Mechanic’s Lien on Owner’s Real Estate Not Precluded Where Contract is Made with Party Other than Owner, but with Owner’s Consent
Madigan v. Trace Constr., Inc., 878 N.E.2d 568 (Mass. App. Ct. 2007)
In this case, the Appeals Court dismissed an action seeking discharge of several mechanics’ liens encumbering plaintiff’s real estate. The plaintiff, who was the owner of the encumbered property, claimed that because the general contractors entered into contracts with a tenant of the plaintiff, not the plaintiff, it was inappropriate to encumber plaintiff’s real property with a mechanic’s lien. The Appeals Court affirmed the Superior Court dismissal, holding that summary discharge of a mechanic’s lien by the court was inappropriate and that defendants were entitled to discovery.
The liens arose out of work performed by two general contractors and several subcontractors on behalf of a tenant of the plaintiff. The tenant failed to pay for the work and the contractors brought actions to enforce the liens. The court found that M.G.L. c. 254 § 2 does not preclude a lien when a contract is made with someone other than the owner if the contract is made with the consent of the owner. The defendants therefore were entitled to discovery on the issues of agency and consent so the court determined dismissal of the action was inappropriate at that time.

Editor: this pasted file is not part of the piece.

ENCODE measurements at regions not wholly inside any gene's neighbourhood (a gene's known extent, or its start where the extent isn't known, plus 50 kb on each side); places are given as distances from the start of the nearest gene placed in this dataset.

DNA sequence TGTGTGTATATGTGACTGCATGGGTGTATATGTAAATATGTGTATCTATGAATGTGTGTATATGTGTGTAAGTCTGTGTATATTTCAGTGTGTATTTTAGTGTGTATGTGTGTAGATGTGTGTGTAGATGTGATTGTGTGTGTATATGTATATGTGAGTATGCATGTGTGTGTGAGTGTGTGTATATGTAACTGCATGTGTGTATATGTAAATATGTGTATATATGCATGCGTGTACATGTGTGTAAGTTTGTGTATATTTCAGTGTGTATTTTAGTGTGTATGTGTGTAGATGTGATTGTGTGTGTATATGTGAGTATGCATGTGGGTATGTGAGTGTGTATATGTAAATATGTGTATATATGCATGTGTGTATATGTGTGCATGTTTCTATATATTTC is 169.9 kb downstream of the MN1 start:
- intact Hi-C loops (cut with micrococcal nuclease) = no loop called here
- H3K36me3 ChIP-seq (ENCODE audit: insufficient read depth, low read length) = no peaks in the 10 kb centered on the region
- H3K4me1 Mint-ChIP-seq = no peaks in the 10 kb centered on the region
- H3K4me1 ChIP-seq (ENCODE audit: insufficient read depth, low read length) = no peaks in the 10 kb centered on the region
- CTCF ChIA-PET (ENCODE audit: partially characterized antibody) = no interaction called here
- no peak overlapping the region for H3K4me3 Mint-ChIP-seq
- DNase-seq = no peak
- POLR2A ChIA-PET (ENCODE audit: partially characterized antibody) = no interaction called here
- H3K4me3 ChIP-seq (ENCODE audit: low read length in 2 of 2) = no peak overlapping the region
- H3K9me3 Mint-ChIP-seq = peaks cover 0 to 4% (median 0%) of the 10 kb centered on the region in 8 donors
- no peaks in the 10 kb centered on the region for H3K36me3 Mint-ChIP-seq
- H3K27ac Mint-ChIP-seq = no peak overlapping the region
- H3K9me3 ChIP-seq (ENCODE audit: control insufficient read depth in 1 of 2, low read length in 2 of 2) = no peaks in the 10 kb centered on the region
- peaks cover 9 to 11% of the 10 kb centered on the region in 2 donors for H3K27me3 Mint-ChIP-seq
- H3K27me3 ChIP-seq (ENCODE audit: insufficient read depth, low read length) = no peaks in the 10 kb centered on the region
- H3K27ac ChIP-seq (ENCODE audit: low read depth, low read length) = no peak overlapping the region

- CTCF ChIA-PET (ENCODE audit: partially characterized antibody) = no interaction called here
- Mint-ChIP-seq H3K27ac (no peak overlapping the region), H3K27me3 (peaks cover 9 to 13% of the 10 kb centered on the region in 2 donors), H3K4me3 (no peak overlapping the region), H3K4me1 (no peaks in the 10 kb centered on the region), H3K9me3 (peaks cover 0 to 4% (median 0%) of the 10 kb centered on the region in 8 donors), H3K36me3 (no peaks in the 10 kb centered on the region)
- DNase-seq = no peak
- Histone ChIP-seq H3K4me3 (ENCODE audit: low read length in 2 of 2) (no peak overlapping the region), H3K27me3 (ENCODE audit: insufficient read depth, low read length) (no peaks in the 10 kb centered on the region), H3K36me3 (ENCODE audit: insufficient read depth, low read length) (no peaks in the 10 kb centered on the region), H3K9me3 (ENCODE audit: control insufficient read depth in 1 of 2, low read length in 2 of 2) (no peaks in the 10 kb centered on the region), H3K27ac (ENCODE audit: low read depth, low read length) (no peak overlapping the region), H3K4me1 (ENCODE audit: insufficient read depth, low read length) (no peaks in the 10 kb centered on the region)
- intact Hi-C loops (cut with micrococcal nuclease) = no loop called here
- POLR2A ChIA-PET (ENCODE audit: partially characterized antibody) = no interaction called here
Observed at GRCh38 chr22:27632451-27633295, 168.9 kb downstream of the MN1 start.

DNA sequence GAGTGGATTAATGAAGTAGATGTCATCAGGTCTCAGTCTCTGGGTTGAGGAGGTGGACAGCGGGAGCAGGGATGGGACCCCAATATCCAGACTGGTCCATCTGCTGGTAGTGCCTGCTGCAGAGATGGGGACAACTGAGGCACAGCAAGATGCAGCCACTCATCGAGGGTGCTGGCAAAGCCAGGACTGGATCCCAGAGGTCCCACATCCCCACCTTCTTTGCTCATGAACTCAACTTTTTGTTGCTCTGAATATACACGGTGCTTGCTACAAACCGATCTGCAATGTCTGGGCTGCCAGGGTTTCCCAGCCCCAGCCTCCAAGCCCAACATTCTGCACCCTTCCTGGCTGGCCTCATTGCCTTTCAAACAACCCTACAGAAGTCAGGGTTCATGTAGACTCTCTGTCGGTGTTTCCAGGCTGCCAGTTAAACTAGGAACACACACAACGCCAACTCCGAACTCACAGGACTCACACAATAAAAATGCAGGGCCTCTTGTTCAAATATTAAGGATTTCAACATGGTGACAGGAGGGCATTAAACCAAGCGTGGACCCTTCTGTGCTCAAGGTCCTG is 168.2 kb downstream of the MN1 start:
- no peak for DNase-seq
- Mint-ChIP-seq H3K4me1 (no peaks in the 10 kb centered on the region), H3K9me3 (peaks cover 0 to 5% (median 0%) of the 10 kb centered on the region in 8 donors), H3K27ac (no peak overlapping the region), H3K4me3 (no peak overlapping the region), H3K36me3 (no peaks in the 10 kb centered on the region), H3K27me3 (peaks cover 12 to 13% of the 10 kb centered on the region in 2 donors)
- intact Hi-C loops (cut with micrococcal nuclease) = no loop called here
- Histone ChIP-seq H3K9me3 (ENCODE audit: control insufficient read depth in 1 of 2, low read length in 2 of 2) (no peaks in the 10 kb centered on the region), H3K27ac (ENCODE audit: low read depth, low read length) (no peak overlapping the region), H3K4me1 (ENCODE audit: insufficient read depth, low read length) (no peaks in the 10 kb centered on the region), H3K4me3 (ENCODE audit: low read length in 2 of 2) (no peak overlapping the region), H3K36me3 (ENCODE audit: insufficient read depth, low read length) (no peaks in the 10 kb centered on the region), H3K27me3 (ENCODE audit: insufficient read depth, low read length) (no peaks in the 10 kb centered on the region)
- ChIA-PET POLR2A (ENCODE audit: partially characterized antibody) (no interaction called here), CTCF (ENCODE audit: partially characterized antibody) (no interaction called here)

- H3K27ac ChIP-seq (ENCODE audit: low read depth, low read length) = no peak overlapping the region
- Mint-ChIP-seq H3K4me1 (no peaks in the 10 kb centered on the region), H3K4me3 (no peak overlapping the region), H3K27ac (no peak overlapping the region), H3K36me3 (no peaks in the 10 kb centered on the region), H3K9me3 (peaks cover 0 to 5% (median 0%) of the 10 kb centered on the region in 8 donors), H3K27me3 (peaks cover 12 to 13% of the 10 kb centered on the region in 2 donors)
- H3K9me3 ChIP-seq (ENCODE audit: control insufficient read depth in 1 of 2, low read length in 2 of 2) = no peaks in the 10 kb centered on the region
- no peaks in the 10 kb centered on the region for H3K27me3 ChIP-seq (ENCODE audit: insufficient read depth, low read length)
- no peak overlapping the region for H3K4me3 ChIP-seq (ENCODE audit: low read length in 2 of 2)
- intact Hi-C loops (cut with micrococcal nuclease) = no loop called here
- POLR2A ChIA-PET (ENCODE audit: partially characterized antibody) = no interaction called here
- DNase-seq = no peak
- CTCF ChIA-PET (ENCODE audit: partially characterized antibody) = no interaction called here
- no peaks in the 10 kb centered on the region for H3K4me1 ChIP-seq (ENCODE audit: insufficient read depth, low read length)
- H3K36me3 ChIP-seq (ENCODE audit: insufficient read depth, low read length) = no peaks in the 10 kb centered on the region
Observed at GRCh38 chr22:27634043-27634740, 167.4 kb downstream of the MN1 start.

The court also held that there were factual questions as to the tenant’s leasehold interest which would determine whether liens were proper so defendants were entitled to further discovery. Because defects in the liens were not readily ascertainable by reference to undisputed documents, summary discharge was inappropriate. In conclusion, the court found that the plaintiff could not have the liens discharged without defendants being afforded the opportunity for discovery.